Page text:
Due to the fact that bergamot oil inhibits germ growth, it makes a great deodorant as germs cause body odor in the first place. Bergamot oil, as it derives from the peel of a citrus fruit, is also known for its fresh and zesty notes which make it a great choice as a fragrance. You can either apply a few drops directly to your armpits or mix it with other essential oils and spray it on using a diffuser bottle.
As a digestive aid
One of the main reasons that bergamot oil is so well known and loved is thanks to its amazing properties as a digestive aid. This is because bergamot oil quickens digestions by stimulating the digestive juices in the gut. This means that food is digested faster and passes through the body more quickly. You can apply bergamot oil directly on to your abdomen to ease digestive discomfort.
As a cavity protector
Bergamot oil is antibacterial so it works really well at fighting mouth infections and the germs that cause cavities. You can add bergamot oil to your toothpaste in order to harness these antibacterial properties.
Related: Healthy Gums with Essential Oils
As a way of treating fungal infections
Bergamot oil has strong anti-fungal properties and with that in mind it can work well on skin conditions that are the result of fungal infections. It can be applied topically to the affected area that is suffering from conditions caused by Candida fungus.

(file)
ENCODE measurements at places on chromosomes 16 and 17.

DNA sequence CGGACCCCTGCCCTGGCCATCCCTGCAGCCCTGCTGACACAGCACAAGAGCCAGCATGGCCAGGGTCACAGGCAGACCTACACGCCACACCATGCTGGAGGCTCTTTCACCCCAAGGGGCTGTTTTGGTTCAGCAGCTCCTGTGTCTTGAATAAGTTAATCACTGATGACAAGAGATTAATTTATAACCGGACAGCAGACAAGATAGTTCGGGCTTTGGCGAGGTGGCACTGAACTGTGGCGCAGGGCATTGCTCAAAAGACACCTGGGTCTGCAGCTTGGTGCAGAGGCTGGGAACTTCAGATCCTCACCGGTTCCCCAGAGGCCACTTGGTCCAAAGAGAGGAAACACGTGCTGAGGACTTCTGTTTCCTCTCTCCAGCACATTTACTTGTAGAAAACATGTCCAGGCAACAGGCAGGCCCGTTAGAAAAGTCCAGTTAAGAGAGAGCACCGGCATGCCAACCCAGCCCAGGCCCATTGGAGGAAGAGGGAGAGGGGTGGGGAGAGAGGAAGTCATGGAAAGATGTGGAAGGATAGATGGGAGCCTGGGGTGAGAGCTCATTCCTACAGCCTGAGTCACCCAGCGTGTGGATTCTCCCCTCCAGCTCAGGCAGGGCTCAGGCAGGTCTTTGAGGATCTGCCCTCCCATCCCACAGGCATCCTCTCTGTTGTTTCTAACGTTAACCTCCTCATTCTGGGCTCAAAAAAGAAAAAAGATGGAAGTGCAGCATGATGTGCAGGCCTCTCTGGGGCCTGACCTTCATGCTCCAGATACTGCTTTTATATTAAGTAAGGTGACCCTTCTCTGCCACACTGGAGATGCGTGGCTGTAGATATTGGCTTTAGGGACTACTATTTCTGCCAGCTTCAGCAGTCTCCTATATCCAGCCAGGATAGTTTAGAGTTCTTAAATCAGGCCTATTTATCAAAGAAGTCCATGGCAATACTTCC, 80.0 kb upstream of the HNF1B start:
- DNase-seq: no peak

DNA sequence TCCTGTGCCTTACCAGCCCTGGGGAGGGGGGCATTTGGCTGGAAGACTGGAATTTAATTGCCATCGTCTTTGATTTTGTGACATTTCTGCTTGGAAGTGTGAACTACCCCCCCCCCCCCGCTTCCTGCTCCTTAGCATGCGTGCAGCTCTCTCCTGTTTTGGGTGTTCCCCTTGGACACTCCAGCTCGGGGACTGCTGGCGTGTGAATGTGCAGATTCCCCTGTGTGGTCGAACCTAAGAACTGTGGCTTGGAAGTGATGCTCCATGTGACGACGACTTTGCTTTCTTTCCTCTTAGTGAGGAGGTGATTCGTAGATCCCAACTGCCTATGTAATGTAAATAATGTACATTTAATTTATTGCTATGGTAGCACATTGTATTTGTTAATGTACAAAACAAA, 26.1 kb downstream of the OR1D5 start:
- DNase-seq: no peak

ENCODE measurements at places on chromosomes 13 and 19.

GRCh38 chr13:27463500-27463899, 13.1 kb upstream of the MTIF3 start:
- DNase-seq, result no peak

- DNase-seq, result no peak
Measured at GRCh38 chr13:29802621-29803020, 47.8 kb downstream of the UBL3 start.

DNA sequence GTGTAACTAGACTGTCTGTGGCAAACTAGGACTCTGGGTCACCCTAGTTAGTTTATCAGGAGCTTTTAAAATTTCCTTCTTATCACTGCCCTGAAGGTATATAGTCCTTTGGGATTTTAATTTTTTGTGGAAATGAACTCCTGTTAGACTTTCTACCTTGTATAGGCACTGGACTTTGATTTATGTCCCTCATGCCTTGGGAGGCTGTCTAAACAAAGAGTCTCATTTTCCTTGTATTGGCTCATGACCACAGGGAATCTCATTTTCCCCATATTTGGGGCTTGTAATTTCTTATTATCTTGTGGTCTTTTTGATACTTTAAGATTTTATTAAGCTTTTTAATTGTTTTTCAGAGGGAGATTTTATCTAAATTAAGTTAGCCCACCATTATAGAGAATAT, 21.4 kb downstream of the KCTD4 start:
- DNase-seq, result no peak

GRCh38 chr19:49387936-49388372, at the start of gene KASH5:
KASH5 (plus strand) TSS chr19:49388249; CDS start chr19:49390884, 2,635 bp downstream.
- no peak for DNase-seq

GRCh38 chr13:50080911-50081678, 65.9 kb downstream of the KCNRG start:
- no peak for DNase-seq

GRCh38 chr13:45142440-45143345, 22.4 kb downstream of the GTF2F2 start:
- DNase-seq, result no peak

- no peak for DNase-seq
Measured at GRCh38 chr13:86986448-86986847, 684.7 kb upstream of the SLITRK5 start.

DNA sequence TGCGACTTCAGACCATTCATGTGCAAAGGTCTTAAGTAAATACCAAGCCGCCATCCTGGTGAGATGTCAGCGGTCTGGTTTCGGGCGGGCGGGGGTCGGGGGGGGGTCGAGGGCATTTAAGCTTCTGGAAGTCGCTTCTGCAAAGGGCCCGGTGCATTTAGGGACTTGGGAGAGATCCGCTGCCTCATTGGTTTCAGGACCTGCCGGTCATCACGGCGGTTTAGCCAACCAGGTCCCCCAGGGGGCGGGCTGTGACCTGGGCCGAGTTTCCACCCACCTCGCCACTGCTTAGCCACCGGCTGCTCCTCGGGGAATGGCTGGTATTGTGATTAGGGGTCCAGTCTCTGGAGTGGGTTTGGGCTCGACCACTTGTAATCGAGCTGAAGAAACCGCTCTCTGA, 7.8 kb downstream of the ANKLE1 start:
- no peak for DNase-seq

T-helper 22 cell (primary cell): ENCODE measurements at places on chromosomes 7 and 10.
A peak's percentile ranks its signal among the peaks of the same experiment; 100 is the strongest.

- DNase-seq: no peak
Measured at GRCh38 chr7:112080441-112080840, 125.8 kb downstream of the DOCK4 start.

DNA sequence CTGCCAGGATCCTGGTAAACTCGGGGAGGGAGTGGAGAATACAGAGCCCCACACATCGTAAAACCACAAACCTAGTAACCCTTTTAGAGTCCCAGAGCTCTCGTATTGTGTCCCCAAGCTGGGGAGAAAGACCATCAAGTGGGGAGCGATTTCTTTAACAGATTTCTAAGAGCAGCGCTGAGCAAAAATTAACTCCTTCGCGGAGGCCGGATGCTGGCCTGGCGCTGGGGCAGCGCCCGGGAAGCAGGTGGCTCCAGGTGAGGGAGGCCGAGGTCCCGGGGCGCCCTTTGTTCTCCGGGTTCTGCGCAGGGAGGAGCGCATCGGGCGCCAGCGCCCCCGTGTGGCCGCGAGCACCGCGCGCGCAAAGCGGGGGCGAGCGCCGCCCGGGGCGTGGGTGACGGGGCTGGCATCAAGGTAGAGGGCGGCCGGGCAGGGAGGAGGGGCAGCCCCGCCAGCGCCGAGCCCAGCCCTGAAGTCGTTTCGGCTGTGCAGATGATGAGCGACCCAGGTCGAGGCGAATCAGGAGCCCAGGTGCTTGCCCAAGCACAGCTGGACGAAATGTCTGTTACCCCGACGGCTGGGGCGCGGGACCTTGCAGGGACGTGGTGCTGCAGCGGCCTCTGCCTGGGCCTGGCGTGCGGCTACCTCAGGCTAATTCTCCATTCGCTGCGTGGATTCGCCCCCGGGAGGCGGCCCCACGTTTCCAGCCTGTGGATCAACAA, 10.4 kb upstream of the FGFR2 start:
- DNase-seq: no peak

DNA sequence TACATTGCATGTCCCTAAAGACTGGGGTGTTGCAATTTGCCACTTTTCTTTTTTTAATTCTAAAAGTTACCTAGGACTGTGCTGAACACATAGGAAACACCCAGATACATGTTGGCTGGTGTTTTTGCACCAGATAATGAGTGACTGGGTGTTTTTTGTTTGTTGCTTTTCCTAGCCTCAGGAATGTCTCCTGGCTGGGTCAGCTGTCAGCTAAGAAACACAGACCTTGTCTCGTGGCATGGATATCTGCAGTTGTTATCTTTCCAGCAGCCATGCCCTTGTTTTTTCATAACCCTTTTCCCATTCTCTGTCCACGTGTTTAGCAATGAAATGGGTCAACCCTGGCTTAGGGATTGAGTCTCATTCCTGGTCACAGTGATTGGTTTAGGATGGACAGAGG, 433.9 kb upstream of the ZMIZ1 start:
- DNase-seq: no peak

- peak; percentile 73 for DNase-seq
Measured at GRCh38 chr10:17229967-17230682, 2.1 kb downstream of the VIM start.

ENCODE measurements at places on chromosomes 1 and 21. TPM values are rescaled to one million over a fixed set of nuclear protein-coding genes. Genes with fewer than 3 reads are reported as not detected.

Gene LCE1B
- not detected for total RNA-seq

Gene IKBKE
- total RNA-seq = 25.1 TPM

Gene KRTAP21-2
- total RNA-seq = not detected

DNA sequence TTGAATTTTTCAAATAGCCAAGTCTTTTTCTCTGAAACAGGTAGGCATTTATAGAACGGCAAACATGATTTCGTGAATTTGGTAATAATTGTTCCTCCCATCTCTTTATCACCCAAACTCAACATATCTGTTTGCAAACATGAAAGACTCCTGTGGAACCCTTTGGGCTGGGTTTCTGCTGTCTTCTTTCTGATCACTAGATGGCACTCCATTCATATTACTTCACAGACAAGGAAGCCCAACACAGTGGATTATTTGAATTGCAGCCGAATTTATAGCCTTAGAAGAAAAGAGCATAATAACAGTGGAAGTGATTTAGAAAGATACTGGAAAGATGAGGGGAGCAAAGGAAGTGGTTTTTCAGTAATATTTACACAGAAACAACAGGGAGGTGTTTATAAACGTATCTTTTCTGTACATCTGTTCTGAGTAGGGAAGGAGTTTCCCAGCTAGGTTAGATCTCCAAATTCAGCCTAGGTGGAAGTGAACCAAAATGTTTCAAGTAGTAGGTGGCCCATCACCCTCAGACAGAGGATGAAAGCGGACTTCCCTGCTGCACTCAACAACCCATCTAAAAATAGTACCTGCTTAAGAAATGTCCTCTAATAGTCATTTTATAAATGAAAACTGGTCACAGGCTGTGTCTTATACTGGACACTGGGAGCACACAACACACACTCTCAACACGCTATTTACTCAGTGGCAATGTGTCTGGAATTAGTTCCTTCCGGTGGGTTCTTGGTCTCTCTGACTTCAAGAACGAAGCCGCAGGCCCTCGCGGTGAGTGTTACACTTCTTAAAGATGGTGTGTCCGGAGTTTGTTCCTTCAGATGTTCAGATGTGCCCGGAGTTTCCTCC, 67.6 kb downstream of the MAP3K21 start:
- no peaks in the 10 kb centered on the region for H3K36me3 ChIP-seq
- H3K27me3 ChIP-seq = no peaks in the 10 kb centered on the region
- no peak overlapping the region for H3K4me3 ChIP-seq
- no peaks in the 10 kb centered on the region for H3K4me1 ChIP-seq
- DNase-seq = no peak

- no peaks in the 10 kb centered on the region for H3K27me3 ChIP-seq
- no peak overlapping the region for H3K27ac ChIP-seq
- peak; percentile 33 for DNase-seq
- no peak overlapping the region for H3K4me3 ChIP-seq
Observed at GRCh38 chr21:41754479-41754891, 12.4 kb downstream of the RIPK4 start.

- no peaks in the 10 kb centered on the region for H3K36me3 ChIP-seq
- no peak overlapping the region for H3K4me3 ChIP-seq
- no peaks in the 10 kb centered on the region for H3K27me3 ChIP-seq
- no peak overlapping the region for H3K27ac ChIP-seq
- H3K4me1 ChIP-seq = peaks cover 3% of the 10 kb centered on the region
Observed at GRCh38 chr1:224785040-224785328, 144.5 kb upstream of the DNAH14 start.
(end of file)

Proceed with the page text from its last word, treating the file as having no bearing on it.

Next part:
As a cure for infections
It is well documented that bergamot oil cures infections and this can apply to different areas of the body such as urinary infections, kidney problems, or colon issues. To harness the infection-busting power of bergamot oil you can either rub a few drops on the affected area or consider drinking Earl Grey tea for internal issues such as a urinary tract infection.
As an anti-congestive
Bergamot oil can work hard to reduce the symptoms of a cough or common cold thanks to its amazing anti-congestive effects. It naturally kills germs and also helps your body to expel toxins such as phlegm and mucus. If you want to use it to soothe a congestive or respiratory issue, then try using a few drops in a diffuser or rubbing it directly on to your chest or sinuses.
As a way of healing chickenpox, mouth ulcers, and herpes